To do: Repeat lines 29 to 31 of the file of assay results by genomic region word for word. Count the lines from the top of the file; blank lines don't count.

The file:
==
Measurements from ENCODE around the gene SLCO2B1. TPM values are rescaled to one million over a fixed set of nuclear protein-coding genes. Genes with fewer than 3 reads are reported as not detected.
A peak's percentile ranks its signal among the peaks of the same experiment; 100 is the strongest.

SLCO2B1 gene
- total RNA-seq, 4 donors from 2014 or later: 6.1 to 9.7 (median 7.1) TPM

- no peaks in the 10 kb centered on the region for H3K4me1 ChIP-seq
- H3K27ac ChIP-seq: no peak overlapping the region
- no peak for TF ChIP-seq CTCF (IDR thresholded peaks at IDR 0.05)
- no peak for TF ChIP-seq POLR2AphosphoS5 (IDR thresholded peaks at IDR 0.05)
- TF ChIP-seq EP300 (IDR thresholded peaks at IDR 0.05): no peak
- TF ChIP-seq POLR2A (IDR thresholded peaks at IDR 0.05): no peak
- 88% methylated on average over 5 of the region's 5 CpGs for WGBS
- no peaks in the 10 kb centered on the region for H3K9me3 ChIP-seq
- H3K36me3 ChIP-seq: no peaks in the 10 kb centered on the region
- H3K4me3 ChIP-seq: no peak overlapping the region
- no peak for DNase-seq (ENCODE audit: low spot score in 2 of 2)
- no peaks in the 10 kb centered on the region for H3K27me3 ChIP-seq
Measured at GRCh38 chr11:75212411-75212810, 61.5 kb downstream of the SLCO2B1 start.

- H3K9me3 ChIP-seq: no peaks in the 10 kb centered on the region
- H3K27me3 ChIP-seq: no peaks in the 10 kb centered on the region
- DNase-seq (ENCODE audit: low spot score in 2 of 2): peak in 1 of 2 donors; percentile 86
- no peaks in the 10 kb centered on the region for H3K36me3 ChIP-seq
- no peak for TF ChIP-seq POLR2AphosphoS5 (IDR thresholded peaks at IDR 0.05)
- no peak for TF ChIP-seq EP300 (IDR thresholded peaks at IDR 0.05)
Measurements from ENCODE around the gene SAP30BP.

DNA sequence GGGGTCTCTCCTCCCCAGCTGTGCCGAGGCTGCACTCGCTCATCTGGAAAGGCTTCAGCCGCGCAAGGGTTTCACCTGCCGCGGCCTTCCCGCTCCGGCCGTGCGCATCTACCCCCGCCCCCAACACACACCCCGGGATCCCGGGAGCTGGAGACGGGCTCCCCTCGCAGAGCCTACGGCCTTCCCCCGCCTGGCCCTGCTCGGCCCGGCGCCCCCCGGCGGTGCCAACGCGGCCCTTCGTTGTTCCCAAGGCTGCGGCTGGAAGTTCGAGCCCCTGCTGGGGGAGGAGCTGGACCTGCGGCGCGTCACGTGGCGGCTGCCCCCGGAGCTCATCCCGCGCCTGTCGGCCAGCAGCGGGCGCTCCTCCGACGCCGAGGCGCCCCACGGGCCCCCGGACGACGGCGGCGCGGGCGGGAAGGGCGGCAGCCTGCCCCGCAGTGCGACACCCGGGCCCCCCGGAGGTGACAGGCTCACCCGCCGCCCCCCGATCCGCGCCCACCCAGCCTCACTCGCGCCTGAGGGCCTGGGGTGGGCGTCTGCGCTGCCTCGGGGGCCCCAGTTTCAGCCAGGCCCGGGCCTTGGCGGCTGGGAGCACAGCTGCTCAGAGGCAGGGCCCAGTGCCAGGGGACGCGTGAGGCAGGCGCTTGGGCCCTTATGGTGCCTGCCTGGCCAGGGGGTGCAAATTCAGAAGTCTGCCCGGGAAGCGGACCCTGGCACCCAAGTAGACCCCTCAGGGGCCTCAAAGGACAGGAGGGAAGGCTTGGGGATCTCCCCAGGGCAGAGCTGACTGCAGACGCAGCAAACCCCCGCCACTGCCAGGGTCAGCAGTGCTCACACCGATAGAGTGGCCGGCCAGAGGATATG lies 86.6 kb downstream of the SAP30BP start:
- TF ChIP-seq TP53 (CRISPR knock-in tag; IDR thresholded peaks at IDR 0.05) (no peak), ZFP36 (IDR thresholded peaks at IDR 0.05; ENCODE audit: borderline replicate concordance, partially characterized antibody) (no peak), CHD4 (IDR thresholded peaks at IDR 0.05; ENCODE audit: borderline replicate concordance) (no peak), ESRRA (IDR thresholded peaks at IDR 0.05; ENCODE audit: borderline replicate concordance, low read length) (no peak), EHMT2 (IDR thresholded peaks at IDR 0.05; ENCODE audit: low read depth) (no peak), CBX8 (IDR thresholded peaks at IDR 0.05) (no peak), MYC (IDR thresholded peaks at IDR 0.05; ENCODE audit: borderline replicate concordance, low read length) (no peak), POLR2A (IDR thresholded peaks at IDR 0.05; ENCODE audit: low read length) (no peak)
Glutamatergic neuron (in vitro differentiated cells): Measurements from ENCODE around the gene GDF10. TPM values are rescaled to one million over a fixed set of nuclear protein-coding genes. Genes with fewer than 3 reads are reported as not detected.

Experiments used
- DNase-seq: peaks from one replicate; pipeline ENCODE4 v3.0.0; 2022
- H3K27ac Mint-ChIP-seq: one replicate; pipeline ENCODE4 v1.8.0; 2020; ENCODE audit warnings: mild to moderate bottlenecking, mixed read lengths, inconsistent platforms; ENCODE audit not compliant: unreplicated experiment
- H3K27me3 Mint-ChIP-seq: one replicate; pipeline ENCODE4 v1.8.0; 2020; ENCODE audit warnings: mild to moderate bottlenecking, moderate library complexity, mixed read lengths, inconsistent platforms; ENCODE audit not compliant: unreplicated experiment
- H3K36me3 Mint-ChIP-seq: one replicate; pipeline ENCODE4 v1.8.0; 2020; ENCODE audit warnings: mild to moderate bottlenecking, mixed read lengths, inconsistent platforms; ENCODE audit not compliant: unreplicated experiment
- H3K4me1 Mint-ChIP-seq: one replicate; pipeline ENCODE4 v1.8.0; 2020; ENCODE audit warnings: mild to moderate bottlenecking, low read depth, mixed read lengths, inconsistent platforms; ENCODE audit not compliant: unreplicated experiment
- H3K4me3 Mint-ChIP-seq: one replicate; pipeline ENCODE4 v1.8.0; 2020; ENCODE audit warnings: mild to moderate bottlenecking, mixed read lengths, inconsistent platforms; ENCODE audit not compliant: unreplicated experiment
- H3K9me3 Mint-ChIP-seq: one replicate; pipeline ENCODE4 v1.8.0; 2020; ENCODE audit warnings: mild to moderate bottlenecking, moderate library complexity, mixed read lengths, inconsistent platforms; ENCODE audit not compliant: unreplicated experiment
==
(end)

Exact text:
- DNase-seq: peaks from one replicate; pipeline ENCODE4 v3.0.0; 2022
- H3K27ac Mint-ChIP-seq: one replicate; pipeline ENCODE4 v1.8.0; 2020; ENCODE audit warnings: mild to moderate bottlenecking, mixed read lengths, inconsistent platforms; ENCODE audit not compliant: unreplicated experiment
- H3K27me3 Mint-ChIP-seq: one replicate; pipeline ENCODE4 v1.8.0; 2020; ENCODE audit warnings: mild to moderate bottlenecking, moderate library complexity, mixed read lengths, inconsistent platforms; ENCODE audit not compliant: unreplicated experiment